What are the periodic table trends for ionic and atomic radius?

Atomic radii across
–> As you go down the periodic table, the atomic radii increases. This is due to the fact that a new electron shell/energy level is being added, therefore the radii increases. For example, Hydrogen has one electron shell/energy level. Lithium, which is located underneath Hydrogen, has two electron shells/energy levels, and therefore has a larger atomic radius than Hydrogen.
–> As you go from left to right on the periodic table in the same period, the atomic radii decreases. This is due to the fact that there are electrons being added to the same shell/energy level, but the number of protons in the nucleus is increasing. The increase in the number of protons pulls the electrons with more force towards the nucleus, which decreases the atomic radius.

Ionic radii across the periodic table
–> As you go down the periodic table, the ionic radii increases. This is because the atoms are getting larger, and therefore their ionic radii is larger. For example, Lithium ionizes to have only one full electron shell/energy level. Sodium, which is located underneath Lithium, ionizes to have two full electron shells/energy levels.
–> As you move from left to right on the periodic table in the same period, the ionic radii decreases. This is because the metals are inclined to lose electrons to ionize, which allows for the protons in the nucleus to pull stronger on the remaining electrons and bring them closer to the nucleus. As the atom gets larger, the number of protons increases, which increases the force of attraction by the protons on the electrons.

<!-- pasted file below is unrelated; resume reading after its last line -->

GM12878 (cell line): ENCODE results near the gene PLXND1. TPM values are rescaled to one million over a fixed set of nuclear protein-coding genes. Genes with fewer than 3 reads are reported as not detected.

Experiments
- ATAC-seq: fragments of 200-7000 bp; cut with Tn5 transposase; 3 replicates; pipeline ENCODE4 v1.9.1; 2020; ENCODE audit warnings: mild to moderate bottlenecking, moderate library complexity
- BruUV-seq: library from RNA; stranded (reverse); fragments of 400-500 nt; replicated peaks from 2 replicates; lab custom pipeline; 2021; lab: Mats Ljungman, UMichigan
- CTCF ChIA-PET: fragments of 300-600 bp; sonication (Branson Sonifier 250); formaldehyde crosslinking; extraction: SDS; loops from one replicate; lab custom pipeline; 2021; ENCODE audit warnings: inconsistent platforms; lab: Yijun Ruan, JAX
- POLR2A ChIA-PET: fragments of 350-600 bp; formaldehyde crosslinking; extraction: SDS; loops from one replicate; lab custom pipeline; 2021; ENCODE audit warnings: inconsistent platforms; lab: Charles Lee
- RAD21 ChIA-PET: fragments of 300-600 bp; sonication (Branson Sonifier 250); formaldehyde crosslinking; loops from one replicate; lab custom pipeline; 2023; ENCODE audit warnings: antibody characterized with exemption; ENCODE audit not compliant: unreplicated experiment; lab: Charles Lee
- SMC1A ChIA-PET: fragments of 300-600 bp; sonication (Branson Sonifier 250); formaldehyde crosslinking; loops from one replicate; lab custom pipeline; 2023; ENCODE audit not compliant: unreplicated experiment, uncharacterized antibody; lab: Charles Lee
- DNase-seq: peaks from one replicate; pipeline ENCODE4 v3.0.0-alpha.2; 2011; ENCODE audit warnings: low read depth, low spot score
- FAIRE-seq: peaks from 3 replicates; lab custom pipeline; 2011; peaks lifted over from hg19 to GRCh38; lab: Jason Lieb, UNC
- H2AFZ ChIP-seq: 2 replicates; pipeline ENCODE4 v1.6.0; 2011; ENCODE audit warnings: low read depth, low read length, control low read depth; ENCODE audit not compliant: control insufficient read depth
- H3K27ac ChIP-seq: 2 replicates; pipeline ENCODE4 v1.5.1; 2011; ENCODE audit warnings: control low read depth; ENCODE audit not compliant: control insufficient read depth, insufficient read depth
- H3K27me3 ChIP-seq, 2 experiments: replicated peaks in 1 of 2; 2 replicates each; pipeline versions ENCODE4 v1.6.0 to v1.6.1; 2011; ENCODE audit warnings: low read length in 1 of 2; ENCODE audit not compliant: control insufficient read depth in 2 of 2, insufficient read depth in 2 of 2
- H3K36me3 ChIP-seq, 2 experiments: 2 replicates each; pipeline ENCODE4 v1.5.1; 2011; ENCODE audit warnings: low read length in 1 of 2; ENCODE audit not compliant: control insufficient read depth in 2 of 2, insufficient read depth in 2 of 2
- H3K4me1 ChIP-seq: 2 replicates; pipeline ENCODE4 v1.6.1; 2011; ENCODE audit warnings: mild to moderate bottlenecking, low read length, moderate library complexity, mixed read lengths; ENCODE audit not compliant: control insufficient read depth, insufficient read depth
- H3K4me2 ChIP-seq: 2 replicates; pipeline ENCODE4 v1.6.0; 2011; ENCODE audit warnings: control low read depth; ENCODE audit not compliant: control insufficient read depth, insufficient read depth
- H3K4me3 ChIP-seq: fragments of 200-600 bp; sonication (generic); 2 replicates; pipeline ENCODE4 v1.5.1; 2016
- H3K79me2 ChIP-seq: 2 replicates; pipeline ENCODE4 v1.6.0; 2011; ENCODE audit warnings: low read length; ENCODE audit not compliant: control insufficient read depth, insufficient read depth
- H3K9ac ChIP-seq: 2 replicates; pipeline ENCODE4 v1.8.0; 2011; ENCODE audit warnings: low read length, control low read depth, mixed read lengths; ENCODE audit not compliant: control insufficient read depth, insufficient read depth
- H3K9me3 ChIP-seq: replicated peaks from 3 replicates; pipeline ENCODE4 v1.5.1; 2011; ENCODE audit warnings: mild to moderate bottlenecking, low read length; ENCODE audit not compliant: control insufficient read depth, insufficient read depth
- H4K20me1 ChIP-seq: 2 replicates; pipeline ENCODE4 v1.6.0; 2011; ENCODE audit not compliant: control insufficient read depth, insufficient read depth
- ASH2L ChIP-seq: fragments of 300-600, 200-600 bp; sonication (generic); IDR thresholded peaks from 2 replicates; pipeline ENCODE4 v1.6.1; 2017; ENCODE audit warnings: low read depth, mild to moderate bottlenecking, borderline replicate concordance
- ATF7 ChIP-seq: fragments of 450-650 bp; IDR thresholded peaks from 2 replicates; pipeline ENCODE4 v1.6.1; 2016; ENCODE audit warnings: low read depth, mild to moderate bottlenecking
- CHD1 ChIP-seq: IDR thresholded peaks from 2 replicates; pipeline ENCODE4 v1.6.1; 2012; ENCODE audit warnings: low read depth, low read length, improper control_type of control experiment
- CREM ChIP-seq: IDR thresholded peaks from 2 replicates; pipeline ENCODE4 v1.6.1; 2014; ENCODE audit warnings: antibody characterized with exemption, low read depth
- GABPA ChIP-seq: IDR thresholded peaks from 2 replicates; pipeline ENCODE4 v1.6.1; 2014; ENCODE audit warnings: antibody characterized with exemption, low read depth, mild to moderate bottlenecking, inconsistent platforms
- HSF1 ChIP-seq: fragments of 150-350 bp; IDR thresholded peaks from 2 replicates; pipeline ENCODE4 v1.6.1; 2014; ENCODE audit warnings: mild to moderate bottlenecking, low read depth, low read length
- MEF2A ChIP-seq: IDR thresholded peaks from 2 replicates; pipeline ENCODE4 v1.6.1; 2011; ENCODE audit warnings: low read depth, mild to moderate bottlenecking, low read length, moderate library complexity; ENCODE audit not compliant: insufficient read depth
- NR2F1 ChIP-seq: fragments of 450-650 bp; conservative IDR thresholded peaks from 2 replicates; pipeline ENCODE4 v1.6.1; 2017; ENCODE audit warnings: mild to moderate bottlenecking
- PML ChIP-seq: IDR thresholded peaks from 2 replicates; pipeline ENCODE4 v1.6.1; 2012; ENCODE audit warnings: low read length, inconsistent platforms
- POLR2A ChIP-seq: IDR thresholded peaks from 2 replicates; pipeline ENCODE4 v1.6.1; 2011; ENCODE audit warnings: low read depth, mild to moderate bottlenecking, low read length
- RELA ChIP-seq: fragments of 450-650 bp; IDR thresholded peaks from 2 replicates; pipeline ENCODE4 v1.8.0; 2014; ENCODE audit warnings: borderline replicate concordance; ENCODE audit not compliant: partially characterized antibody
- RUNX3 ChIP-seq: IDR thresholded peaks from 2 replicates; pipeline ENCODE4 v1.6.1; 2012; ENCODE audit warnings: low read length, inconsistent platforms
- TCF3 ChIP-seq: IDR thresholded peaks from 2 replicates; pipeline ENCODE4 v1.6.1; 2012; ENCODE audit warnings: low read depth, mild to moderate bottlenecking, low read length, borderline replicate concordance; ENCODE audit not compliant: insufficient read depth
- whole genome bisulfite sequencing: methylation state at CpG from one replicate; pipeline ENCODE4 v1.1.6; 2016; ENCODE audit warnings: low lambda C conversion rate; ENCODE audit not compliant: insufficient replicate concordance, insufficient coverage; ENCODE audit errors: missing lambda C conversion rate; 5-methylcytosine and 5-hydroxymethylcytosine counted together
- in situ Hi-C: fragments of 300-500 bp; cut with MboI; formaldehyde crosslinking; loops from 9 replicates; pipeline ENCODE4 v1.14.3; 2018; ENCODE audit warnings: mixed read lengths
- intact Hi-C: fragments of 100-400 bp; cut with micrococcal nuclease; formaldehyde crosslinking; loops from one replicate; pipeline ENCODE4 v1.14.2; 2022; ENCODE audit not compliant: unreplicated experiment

However, once you reach the non-metals, the ionic radii increases dramatically. This is because the non-metals gain electrons to ionize. The increase in the number of electrons in the same electron shell/energy level results in an increase in force of repulsion between the electrons, causing the electrons to spread further apart. Consequently, the ionic radius is large. But as you keep moving towards the noble gases, the ionic radii in the non-metals decreases. This is because less electrons are being gained to ionize, therefore the force of repulsion between the electrons is less, and thus the ionic radii is smaller as compared to the non-metal ions preceding a specific non-metal ion.

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